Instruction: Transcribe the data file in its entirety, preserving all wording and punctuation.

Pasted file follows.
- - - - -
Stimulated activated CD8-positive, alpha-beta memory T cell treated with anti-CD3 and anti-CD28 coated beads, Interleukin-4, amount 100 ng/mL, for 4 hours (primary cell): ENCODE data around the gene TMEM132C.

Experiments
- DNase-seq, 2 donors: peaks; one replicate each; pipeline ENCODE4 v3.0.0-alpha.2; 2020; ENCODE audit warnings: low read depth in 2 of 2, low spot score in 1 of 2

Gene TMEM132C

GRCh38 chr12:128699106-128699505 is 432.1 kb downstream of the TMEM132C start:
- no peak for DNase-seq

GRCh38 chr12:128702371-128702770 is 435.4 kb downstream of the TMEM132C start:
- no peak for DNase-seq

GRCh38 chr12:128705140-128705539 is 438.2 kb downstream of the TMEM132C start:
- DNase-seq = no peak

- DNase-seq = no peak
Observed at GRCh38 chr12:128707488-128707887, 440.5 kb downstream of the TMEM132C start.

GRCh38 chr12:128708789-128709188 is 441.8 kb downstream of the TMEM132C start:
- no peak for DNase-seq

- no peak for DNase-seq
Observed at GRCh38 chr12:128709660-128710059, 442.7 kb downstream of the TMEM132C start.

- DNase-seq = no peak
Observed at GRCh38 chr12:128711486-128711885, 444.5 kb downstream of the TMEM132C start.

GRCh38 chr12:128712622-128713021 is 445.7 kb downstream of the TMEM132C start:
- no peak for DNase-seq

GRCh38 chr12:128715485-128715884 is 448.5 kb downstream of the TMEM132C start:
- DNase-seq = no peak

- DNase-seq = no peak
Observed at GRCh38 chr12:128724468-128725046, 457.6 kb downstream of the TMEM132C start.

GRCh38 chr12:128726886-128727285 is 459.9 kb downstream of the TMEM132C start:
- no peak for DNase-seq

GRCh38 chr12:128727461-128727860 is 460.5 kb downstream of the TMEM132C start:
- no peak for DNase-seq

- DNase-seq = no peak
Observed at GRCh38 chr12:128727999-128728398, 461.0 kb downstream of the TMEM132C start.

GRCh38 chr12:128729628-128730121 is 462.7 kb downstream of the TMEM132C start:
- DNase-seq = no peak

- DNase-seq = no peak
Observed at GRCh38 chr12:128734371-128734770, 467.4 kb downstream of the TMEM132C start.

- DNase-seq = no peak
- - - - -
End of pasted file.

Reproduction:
Stimulated activated CD8-positive, alpha-beta memory T cell treated with anti-CD3 and anti-CD28 coated beads, Interleukin-4, amount 100 ng/mL, for 4 hours (primary cell): ENCODE data around the gene TMEM132C.

Experiments
- DNase-seq, 2 donors: peaks; one replicate each; pipeline ENCODE4 v3.0.0-alpha.2; 2020; ENCODE audit warnings: low read depth in 2 of 2, low spot score in 1 of 2

Gene TMEM132C

GRCh38 chr12:128699106-128699505 is 432.1 kb downstream of the TMEM132C start:
- no peak for DNase-seq

GRCh38 chr12:128702371-128702770 is 435.4 kb downstream of the TMEM132C start:
- no peak for DNase-seq

GRCh38 chr12:128705140-128705539 is 438.2 kb downstream of the TMEM132C start:
- DNase-seq = no peak

- DNase-seq = no peak
Observed at GRCh38 chr12:128707488-128707887, 440.5 kb downstream of the TMEM132C start.

GRCh38 chr12:128708789-128709188 is 441.8 kb downstream of the TMEM132C start:
- no peak for DNase-seq

- no peak for DNase-seq
Observed at GRCh38 chr12:128709660-128710059, 442.7 kb downstream of the TMEM132C start.

- DNase-seq = no peak
Observed at GRCh38 chr12:128711486-128711885, 444.5 kb downstream of the TMEM132C start.

GRCh38 chr12:128712622-128713021 is 445.7 kb downstream of the TMEM132C start:
- no peak for DNase-seq

GRCh38 chr12:128715485-128715884 is 448.5 kb downstream of the TMEM132C start:
- DNase-seq = no peak

- DNase-seq = no peak
Observed at GRCh38 chr12:128724468-128725046, 457.6 kb downstream of the TMEM132C start.

GRCh38 chr12:128726886-128727285 is 459.9 kb downstream of the TMEM132C start:
- no peak for DNase-seq

GRCh38 chr12:128727461-128727860 is 460.5 kb downstream of the TMEM132C start:
- no peak for DNase-seq

- DNase-seq = no peak
Observed at GRCh38 chr12:128727999-128728398, 461.0 kb downstream of the TMEM132C start.

GRCh38 chr12:128729628-128730121 is 462.7 kb downstream of the TMEM132C start:
- DNase-seq = no peak

- DNase-seq = no peak
Observed at GRCh38 chr12:128734371-128734770, 467.4 kb downstream of the TMEM132C start.

- DNase-seq = no peak